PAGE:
19th & 26th January 2006
Objective analysis.  That's what's done here.



The Howard Government in Australia is investigating the introduction of an "Identity" card.

The question is an irrelevant exercise, because there is a high probability that 99.99% personal recognition technology (integrated face & expression, stance, proportions & ambulation,
vocalization & accent) combined with the widening public surveillance network will soon (2 - 10 years) render identity cards superfluous, and incidentally reduce violent crime in a public space to minuscule proportions by having a 99% conviction rate.  White collar crime could best be reduced by having public company disclosure laws strengthened.

Personal recognition technology will be so good that Bourkas would not provide anonymity, although it might be necessary in rare cases to require people wearing clothing that makes them difficult to recognize to carry identification documentation.  Australians are already under surveillance on federal highways (the "safe-t-cam" network), public streets and public (eg retail store) premises.  As soon as reliable personal recognition software is available it will be wired into the surveillance & webcam network, and ASIO & police & politicians & other people with political influence will start tracking criminals, terrorists, business competitors and partners.

All of these invasions of public space privacy are acceptable, but only if the output and the records of access of those public space webcams or devices is in the public domain.  If they can watch us, then we should be able to watch us (and them, and them watching us).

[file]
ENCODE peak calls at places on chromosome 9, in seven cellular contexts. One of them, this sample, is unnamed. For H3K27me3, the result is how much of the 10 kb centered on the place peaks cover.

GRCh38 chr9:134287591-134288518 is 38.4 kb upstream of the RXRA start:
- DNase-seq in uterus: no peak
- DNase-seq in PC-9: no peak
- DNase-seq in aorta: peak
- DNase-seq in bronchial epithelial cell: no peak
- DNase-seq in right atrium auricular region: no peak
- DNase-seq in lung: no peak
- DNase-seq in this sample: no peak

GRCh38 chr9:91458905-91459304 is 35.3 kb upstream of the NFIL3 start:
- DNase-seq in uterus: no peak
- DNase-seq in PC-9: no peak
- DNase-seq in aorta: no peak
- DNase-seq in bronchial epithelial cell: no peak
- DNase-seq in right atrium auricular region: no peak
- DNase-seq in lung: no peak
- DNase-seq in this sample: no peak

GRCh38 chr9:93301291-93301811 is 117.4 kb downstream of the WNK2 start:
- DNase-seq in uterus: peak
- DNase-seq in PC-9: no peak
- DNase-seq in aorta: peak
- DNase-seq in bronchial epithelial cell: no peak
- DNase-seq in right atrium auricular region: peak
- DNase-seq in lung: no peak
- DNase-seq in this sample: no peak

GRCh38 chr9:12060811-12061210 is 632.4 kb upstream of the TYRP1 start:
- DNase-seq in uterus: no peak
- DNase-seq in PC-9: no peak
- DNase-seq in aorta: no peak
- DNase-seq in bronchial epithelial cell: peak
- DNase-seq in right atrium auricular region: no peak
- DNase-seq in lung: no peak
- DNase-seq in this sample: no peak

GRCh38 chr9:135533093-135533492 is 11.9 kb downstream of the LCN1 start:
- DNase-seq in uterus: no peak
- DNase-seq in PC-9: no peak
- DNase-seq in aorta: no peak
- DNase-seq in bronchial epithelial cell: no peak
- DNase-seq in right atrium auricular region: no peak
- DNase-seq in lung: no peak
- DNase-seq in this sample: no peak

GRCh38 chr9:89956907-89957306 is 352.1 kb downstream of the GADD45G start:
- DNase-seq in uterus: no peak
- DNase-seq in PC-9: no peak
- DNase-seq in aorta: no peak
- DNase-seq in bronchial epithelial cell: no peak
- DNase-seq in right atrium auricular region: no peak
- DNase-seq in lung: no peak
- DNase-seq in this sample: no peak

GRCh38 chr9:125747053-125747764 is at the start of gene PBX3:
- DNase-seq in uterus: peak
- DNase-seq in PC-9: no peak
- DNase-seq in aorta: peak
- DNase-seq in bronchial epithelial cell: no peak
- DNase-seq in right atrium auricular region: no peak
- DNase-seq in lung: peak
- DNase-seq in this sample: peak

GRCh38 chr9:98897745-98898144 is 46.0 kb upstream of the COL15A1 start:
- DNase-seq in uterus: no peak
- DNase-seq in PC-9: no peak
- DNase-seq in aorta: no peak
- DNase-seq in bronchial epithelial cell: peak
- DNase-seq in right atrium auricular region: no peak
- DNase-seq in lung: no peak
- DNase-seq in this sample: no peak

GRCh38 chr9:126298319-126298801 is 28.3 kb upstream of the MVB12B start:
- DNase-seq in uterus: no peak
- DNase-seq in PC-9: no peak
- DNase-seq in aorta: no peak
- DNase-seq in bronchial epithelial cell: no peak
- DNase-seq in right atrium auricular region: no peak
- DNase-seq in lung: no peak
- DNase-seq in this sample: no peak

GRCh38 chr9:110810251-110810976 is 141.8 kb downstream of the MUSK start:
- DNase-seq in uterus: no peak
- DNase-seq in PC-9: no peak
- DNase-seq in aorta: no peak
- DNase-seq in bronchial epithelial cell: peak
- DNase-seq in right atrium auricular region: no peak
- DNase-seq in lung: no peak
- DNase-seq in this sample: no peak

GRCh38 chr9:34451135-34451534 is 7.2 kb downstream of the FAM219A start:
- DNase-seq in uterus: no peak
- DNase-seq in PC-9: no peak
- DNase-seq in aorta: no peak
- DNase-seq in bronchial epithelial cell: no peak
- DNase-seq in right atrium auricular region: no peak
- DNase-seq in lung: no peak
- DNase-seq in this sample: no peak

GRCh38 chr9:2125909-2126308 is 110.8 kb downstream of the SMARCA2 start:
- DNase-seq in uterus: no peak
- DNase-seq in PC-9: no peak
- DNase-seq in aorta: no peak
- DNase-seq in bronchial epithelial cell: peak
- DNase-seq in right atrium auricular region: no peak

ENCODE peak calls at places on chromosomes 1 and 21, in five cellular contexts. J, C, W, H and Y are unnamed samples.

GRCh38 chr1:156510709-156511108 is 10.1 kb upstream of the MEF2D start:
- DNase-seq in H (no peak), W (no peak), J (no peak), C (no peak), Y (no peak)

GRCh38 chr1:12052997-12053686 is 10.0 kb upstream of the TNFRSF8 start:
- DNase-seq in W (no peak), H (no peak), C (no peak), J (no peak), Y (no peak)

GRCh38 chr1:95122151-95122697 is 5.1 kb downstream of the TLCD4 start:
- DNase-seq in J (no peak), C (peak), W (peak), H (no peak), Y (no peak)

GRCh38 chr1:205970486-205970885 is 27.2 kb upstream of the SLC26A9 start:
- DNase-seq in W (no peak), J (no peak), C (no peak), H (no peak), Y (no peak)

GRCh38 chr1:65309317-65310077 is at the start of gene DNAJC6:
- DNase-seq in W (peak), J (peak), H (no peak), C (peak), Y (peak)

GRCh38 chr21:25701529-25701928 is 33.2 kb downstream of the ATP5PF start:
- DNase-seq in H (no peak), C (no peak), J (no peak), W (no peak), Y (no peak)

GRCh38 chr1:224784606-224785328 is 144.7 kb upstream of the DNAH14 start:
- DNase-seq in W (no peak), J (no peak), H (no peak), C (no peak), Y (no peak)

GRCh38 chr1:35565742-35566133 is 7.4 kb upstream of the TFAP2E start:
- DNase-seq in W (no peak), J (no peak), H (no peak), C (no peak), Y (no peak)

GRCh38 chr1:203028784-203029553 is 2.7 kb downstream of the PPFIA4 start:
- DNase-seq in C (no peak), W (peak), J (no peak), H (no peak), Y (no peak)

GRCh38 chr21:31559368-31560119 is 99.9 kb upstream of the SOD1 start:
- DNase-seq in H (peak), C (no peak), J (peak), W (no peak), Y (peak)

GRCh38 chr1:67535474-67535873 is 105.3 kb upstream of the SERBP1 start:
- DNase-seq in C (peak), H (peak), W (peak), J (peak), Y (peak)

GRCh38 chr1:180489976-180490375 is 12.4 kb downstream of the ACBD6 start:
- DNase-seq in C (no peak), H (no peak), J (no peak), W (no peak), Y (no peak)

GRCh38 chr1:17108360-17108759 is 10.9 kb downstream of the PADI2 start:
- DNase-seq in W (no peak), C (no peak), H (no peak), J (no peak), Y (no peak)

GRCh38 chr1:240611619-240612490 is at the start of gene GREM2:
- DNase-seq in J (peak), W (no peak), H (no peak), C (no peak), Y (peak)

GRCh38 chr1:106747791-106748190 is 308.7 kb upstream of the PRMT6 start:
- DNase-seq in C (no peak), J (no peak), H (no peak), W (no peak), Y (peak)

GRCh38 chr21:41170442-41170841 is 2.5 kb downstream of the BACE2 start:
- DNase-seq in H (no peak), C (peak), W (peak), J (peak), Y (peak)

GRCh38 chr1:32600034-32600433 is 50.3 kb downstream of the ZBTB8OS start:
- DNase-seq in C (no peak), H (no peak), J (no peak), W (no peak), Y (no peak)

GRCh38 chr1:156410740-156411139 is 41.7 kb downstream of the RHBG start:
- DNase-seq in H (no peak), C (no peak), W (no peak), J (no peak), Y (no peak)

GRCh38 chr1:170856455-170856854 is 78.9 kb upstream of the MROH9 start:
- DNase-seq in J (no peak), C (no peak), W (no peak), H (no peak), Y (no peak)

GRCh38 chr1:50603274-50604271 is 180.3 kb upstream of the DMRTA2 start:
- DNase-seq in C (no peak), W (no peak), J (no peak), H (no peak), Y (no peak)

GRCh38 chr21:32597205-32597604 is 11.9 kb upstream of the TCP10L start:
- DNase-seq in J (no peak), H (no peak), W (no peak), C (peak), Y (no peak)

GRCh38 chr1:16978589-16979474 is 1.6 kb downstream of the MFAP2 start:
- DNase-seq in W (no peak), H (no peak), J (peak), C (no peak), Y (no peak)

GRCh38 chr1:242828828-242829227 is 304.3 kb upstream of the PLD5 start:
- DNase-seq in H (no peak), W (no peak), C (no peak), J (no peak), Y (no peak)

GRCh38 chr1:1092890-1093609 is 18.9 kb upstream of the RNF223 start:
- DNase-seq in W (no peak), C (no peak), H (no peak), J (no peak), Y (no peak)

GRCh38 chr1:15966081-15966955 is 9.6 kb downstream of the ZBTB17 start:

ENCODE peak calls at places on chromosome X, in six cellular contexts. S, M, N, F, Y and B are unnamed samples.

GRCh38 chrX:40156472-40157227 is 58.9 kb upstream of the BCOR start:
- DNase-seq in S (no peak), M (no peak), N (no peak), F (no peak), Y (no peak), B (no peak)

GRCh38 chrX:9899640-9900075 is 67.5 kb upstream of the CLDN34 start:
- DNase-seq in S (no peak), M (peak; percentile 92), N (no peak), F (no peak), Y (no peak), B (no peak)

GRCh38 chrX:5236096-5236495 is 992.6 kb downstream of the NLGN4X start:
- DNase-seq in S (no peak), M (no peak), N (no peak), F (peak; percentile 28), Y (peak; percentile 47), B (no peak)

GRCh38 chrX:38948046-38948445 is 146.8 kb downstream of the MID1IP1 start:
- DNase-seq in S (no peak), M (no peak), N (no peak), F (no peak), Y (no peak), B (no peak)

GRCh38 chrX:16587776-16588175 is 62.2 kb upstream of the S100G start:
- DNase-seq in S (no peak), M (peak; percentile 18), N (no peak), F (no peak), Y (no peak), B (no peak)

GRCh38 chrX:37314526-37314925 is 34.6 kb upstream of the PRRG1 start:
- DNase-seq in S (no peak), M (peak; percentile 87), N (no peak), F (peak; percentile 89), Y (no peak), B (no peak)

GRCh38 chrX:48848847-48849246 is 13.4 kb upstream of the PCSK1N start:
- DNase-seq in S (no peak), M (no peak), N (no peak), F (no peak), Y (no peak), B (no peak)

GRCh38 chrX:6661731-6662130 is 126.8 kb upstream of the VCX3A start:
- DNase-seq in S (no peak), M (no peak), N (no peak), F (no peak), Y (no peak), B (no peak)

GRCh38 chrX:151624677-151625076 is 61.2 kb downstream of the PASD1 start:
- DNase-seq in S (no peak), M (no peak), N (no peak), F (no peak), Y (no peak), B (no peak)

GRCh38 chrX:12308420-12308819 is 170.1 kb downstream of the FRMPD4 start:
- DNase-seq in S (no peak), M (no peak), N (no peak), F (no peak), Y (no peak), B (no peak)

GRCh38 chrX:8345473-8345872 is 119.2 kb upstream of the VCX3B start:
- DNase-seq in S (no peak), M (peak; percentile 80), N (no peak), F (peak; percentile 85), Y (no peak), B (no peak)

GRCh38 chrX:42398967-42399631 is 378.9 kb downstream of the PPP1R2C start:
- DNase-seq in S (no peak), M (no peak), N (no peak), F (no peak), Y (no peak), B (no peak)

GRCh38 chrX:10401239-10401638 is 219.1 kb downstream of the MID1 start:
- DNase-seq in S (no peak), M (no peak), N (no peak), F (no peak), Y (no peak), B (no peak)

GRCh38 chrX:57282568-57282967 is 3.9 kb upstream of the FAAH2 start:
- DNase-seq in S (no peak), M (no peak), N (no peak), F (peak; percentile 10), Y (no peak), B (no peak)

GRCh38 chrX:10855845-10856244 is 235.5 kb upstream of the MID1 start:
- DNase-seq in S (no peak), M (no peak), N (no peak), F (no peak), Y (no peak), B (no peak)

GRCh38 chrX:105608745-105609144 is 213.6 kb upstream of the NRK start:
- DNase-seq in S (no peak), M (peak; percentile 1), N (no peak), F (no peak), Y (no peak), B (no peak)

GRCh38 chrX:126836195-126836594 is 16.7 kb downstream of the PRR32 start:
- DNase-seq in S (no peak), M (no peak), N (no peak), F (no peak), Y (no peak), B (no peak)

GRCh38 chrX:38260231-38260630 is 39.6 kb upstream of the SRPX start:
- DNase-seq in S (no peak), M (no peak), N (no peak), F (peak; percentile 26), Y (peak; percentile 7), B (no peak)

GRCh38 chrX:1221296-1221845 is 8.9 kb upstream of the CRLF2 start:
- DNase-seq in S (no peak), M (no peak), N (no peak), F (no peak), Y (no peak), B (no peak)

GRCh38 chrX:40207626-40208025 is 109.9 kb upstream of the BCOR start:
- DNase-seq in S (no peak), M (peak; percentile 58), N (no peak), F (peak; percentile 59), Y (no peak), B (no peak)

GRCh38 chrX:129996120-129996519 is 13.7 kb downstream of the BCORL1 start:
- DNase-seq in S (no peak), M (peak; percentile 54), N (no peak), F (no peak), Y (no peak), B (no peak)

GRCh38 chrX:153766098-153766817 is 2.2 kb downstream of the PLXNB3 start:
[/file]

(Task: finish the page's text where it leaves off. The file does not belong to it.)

Google has hit the news recently because the US government has taken it to court because it refused to provide customer search records to the FBI.  If Google loses that case, I would like to suggest to Google that it puts all of it's customer search records (including records of searches of those records) into the public domain.  I can think of several reasons why Google might want to keep those records secret (commercial is one), but would Larry & the team at Google
please take note, I do appreciate that you informed me that the US government was attempting to gain surreptitious access to your records of my search parameters.  Why not adopt a scorched earth policy on our confidential information?

Private space privacy is something else again.  A person is entitled to rent or own private space, although the responsibility for protecting the privacy of that space against external (non intrusive) devices must fall on the individual concerned.  Intrusive devices are quite illegal, and that should remain unchanged.

A corporation has not got an independent intellectual existence,  hence a corporation does not have privacy.  Corporate secrets are the secrets of the owners of the corporation, who must collectively take full personal and financial responsibility for any lawbreaking.  I believe that there should be full, online, current disclosure of all corporate financial transactions.

In summary, a right to privacy does not exist in public space,
with the proviso that any records made must be in the public domain.  An absolute right to privacy exists in private space, except when there is good (> 51%) evidence that another's rights are being breached by that privacy.

25th January 2006  I have just read "The Traveler" by John Twelve Hawks.  The author is aware of the developing surveillance technology, and has constructed an educational fiction against that canvas.  One message of the book is a warning against elitist (= "we know best what is best for you") control of surveillance technology.

- AWB -

The Australian Wheat Board scandal just keeps festering.  The Government carefully wrote the terms of reference of a judicial investigation (and probably chose a "safe" judge, but I am not in a position to be aware of any nuances in that matter) so as to exclude the possibility of any investigation of the persistent rumors that the PM and FM (Foreign Minister) were fully and in timely manner informed of the bribes paid to Hussein.  That is exactly as predicted in late October, when the UN first raised the issue.  Most Australians are aware that their liberal representative democracy is broken.  Considering the way that the Australian government is curtailing our liberties, we soon won't even be a liberal representative democracy, or have the power to expose & so reverse the trend.